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Raybould speaks to cabinet

Former cabinet minister Jody Wilson-Raybould says she's still talking to her lawyer about what she can and can't say publicly about allegations she was pressured to avert a criminal trial for Quebec engineering giant SNC-Lavalin.

Wilson-Raybould made the remarks Tuesday as she exited the suite of offices in Parliament's West Block that hold both the cabinet room and the Prime Minister's Office, just as a cabinet meeting was breaking for the day.

Prime Minister Justin Trudeau said on his way into the House of Commons that she had asked to speak to cabinet, but he would not say what they discussed and stressed all cabinet conversations are confidential.

Wilson-Raybould resigned as veterans-affairs minister a week ago. Her resignation came several days after anonymous allegations were made to the Globe and Mail newspaper that the Prime Minister's Office had tried to convince her to allow SNC-Lavalin to negotiate a remediation agreement as a way to avoid the company's criminal prosecution.

The implication was that her refusal to agree led to her January demotion from the more-senior justice portfolio to veterans affairs.

On Tuesday, however, she said she was still a member of the Liberal caucus.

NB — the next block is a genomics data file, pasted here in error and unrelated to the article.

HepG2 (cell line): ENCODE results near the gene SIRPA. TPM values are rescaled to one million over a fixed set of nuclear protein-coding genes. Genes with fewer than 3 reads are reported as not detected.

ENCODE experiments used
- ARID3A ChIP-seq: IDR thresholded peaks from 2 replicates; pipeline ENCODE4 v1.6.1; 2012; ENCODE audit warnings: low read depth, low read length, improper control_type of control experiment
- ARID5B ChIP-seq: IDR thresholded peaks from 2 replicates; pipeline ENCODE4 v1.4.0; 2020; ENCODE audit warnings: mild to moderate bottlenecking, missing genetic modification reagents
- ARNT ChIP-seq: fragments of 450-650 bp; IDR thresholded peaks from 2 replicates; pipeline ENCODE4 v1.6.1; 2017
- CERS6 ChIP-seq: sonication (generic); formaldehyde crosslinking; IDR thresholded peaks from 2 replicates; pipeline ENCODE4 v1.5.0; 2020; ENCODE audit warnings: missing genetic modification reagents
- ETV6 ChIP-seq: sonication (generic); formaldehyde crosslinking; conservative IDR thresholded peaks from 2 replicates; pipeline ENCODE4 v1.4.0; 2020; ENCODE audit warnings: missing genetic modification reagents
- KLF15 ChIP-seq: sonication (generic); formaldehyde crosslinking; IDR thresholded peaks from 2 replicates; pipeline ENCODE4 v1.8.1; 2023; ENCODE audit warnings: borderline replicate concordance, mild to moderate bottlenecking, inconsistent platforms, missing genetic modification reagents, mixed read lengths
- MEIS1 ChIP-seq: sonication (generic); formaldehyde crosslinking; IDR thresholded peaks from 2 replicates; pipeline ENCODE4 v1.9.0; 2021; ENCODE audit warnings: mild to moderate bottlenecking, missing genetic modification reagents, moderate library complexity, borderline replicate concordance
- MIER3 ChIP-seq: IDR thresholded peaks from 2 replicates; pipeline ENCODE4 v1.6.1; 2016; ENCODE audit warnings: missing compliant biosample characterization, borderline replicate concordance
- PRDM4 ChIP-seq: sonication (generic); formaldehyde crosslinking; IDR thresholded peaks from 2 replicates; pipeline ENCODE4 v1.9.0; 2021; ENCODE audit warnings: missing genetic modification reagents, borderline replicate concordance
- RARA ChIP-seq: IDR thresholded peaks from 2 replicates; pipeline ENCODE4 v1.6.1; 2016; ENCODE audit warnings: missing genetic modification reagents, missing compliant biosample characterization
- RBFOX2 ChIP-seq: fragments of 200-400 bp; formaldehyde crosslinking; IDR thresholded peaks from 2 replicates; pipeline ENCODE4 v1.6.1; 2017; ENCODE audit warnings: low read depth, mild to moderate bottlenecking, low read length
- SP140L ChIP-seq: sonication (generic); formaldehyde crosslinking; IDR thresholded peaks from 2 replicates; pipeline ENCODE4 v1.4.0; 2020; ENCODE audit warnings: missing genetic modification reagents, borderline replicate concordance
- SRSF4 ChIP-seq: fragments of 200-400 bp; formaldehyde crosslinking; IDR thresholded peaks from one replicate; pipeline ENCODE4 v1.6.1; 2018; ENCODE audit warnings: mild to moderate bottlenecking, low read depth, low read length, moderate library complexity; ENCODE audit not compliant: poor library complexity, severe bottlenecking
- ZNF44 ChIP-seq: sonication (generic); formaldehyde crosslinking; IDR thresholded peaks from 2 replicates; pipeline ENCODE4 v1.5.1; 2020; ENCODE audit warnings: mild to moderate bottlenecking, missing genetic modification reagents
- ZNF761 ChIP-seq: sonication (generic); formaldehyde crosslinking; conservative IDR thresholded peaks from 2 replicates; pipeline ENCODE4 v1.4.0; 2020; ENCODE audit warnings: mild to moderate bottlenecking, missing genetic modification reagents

"I am still consulting with my legal counsel, as I think people can appreciate, or should appreciate, the rules and laws around privilege, around confidentiality, around my responsibility as a member of Parliament," she said.

"My ethical and professional responsibilities as a lawyer are layered and incredibly complicated so I am still working with my lawyer."

Trudeau has acknowledged there were conversations with her about the case, but that he told her the decision was hers to make, and she was not being directed to do anything.

On Monday, the controversy led to the resignation of Trudeau's principal secretary, Gerald Butts. Butts denied he had done anything wrong but said he had become a distraction for the government so he was stepping aside.

Wilson-Raybould has hired former Supreme Court justice Thomas Cromwell to advise her about what solicitor-client privilege can allow her to say.



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